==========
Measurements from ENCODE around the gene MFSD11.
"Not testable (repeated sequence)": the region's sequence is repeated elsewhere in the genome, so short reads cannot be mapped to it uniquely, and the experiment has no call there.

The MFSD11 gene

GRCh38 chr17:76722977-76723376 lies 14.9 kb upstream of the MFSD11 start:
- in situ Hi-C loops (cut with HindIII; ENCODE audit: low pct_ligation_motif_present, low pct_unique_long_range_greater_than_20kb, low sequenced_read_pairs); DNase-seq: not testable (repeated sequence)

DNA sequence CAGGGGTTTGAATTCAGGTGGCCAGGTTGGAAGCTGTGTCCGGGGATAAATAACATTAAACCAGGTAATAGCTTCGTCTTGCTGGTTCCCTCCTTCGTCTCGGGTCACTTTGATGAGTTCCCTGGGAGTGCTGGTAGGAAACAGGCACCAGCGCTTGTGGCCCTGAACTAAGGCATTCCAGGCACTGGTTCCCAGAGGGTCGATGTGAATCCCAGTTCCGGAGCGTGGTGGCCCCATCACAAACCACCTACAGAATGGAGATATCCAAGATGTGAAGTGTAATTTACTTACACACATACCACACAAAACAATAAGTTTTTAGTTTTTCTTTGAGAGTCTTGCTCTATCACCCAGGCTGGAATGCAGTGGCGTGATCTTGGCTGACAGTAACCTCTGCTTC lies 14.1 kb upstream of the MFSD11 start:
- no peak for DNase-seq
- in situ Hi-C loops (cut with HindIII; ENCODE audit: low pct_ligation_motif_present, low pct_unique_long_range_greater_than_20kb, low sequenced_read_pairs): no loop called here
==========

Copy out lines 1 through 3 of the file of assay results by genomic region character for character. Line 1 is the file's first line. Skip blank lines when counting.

Measurements from ENCODE around the gene MFSD11.
"Not testable (repeated sequence)": the region's sequence is repeated elsewhere in the genome, so short reads cannot be mapped to it uniquely, and the experiment has no call there.

The MFSD11 gene